DAX 30: up 0.8% at 15,549.25

FTSE 100: up 0.3% at 7,014.13

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Hang Seng: closed up 1.8% at 27,723.84

Nikkei 225: Tokyo market closed for Marine Day holiday.

S&P/ASX 200: closed up 1.1% at 7,386.40

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DJIA: called up 0.2%

S&P 500: called up 0.2%

Nasdaq Composite: called up 0.2%

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EUR: soft at USD1.1796 (USD1.1800)

GBP: up at USD1.3735 (USD1.3684)

USD: unchanged at JPY110.25

GOLD: down at USD1,797.30 per ounce (USD1,805.13)

OIL (Brent): up at USD72.80 a barrel (USD71.86)

(currency and commodities changes since previous London equities close)

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ECONOMICS AND GENERAL

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The US Senate stumbled in the first test for a long-sought bipartisan infrastructure package as Republicans blocked the trillion-dollar measure's advancement, but lawmakers suggested a compromise deal was on the horizon. With Republican senators in the 50-50 chamber uniting to oppose the package moving forward in a key procedural vote, Democrats were well short of the 60 votes needed to overcome a filibuster and formally begin debate on the plan. Republicans argue that more time is needed to thrash out the details with Democrats and the White House, primarily how to raise sufficient revenue to fund the once-in-a-generation spending. But Republicans and Democrats alike expressed optimism that a deal was days away. "We'll have a pretty full outline, probably by Monday, and we'll be in favour of it then," Republican Senator Mitt Romney told AFP. Romney and the other 21 negotiators issued a joint statement after the vote saying they have made "significant progress and are close to a final agreement."

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US President Joe Biden has expressed frustration over the slowing Covid-19 vaccination rate in the US as the virus surges once again. Biden, speaking at a televised town hall in Cincinnati, said the public health crisis has turned largely into a plight of the unvaccinated as the spread of the delta variant has led to a surge in infections around the country. He said on the CNN town hall: "We have a pandemic for those who haven't gotten the vaccination - it's that basic, that simple." The president also expressed optimism that children under 12 will be approved for vaccination in the coming months. But he displayed exasperation that so many eligible Americans are still reluctant to get a shot. US hospitalisations and deaths are nearly all among the unvaccinated. But Covid-19 cases nearly tripled in the US over two weeks amid an onslaught of vaccine misinformation that is straining hospitals, exhausting doctors and pushing clergy into the fray.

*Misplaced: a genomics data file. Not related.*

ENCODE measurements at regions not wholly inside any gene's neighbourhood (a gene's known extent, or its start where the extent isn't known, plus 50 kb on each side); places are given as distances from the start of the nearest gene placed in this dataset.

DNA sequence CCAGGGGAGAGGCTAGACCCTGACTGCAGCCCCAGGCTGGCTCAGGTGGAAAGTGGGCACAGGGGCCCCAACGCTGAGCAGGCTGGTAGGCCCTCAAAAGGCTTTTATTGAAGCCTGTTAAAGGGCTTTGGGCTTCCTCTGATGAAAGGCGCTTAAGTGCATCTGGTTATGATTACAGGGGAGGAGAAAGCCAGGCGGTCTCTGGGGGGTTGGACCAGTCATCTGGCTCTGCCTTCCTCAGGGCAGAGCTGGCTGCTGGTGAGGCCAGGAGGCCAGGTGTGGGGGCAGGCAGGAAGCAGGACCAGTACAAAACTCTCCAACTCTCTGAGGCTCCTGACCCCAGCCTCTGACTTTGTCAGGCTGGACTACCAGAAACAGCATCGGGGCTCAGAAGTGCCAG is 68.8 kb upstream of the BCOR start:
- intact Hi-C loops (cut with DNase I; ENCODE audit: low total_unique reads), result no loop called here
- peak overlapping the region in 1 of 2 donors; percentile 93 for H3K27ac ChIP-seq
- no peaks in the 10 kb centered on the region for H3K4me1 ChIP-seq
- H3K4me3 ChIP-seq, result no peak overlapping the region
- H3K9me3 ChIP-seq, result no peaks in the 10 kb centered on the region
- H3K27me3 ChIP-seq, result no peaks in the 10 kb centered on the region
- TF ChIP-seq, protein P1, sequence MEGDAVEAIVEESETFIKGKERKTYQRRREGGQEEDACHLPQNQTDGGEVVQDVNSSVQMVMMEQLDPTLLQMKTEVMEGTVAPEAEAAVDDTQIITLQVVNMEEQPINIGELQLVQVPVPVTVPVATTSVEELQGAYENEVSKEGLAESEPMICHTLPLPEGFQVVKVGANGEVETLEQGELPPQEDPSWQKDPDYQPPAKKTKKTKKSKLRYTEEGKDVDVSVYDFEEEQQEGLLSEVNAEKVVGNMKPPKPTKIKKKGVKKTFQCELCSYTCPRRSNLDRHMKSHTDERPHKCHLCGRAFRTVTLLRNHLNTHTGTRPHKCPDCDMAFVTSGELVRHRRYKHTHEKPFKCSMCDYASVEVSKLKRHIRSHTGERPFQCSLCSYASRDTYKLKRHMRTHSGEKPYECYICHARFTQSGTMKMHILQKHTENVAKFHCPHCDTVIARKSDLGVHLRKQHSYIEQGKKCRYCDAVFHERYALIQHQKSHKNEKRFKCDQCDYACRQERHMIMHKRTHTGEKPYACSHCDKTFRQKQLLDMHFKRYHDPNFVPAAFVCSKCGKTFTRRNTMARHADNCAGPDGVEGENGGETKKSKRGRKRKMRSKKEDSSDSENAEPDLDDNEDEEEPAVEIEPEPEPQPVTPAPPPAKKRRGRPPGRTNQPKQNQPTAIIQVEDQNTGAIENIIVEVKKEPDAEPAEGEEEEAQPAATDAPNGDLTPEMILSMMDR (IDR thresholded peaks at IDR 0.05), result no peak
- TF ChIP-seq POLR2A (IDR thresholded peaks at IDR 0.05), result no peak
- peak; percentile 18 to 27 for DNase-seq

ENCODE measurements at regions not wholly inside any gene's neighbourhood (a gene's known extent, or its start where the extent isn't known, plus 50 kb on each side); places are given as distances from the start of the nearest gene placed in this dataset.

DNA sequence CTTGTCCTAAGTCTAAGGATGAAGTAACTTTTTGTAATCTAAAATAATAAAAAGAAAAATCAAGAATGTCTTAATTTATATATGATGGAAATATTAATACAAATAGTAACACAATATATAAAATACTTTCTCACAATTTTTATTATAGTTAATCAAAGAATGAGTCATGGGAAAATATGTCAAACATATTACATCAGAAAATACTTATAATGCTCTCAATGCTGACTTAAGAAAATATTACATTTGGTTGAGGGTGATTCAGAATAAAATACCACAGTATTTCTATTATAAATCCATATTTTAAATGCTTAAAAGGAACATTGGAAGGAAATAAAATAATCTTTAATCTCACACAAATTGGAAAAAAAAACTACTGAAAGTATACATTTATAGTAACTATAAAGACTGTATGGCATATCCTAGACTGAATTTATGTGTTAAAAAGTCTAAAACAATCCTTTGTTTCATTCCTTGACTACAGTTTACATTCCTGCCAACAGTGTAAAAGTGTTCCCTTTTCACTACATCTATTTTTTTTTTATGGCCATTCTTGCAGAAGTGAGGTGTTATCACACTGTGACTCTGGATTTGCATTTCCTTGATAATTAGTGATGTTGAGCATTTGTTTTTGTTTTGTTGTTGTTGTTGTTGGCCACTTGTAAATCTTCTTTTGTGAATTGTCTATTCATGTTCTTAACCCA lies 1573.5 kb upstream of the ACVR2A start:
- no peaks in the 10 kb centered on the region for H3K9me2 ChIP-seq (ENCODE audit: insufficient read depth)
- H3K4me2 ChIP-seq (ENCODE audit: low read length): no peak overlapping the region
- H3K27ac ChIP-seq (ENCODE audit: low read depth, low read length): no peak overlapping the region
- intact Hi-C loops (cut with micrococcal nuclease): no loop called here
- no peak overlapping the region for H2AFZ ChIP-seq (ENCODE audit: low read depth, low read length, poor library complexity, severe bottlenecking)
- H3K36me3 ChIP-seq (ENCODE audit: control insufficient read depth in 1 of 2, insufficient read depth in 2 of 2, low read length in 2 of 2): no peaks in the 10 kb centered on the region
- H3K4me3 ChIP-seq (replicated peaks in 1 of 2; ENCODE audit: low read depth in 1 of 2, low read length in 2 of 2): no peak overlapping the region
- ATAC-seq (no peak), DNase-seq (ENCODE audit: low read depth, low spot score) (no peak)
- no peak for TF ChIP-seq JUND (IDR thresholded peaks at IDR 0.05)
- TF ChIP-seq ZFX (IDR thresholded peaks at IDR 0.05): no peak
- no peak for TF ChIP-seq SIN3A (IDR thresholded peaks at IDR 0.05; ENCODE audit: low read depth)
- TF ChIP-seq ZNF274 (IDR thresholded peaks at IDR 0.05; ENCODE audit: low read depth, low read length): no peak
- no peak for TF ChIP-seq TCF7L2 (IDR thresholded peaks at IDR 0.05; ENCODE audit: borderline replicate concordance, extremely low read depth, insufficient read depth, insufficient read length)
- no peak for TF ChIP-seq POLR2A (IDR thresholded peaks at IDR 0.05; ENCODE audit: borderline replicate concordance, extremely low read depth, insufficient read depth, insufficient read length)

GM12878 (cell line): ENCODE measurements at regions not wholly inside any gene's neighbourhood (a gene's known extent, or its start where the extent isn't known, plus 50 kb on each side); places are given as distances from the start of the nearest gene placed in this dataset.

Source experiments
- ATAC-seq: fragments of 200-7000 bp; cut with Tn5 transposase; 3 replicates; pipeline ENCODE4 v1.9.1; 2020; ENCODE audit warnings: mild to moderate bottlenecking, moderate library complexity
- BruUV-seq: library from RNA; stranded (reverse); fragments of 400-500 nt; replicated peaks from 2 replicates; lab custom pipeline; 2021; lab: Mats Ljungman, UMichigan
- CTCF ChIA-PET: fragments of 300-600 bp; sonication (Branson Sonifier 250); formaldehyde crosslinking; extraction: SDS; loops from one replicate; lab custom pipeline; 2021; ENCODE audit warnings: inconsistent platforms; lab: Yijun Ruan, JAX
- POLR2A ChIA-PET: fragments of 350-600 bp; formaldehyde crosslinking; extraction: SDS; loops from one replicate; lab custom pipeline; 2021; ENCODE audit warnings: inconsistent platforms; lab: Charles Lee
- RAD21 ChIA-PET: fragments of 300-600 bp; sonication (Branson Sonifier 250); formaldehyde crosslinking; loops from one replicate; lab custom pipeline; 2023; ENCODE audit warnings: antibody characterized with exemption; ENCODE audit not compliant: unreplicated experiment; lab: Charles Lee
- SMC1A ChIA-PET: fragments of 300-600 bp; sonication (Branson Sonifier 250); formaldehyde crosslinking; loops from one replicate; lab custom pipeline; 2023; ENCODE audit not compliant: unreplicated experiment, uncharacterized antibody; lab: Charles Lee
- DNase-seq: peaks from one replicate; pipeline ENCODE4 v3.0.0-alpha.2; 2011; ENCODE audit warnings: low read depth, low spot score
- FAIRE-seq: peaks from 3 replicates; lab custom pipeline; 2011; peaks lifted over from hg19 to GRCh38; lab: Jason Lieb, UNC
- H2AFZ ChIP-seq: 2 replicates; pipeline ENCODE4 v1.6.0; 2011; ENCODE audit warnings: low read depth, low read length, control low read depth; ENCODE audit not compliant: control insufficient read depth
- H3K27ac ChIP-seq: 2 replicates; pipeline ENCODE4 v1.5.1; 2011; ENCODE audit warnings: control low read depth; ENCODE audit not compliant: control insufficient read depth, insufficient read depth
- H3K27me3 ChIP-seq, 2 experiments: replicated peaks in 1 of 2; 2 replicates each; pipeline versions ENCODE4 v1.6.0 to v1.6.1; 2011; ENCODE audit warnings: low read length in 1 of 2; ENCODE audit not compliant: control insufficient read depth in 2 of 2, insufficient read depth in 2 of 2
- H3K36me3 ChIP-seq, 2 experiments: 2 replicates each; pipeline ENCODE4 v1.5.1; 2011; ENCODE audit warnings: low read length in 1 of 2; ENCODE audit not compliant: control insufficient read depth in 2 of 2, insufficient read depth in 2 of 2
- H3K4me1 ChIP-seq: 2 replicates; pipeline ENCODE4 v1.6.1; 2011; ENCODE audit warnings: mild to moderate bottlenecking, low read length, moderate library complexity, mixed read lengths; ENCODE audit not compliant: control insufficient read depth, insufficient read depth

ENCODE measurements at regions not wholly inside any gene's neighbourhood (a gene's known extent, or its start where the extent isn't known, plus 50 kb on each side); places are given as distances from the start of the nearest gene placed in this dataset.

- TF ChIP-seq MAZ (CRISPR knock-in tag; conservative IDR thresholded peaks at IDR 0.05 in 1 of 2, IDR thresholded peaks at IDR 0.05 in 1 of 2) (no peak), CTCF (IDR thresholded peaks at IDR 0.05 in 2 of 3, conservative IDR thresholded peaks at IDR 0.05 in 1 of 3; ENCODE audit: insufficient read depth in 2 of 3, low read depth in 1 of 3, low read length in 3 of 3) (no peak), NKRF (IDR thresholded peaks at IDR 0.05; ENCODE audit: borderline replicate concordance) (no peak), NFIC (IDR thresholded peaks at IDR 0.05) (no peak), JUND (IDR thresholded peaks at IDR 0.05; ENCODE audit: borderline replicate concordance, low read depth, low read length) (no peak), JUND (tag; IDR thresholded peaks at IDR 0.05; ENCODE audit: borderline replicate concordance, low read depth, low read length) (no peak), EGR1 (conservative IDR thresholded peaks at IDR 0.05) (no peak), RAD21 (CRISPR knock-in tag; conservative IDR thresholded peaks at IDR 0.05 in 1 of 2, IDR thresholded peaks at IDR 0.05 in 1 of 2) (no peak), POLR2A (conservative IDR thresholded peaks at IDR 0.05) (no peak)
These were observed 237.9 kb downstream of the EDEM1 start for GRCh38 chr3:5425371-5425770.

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US Deputy Secretary of State Wendy Sherman will travel to China this weekend to address deepening tensions, the State Department announced Wednesday, in the highest-level visit under US President Joe Biden. The trip is going ahead despite nearly daily new rifts between the two powers including on human rights and cybersecurity, indicating that both sides want at least to test the waters to see if diplomacy can bring more stability to a relationship often described as the most consequential to the world. "These discussions are part of ongoing US efforts to hold candid exchanges with PRC officials to advance US interests and values and to responsibly manage the relationship," a State Department statement said, referring to the People's Republic of China.

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The US and Germany have reached a breakthrough in their conflict regarding the German-Russian Nord Stream 2 pipeline, US State Department diplomat Victoria Nuland said. Berlin also confirmed that a breakthrough had been reached, which should help to facilitate the intended new start in US-German ties after the difficult years under former US president Donald Trump. The US remains highly sceptical of the almost-complete pipeline, but the Biden administration had signalled that it was prepared to soften its stance on the pipeline, which is designed to transport Russian gas to Germany, bypassing Ukraine, which relies on revenue from the gas transit. During negotiations with representatives of the German government, the US side had been in close consultation with Ukraine. Nuland said Germany had committed itself in the agreement, among other things, to measures should Russia attempt to use energy as a weapon or commit further aggressive acts against Ukraine.

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By Tom Waite; thomaslwaite@alliancenews.com

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Securities Mentioned in Article

Security Name Price Change (%) Morningstar
Rating
NatWest Group PLC 220.70 GBX 1.42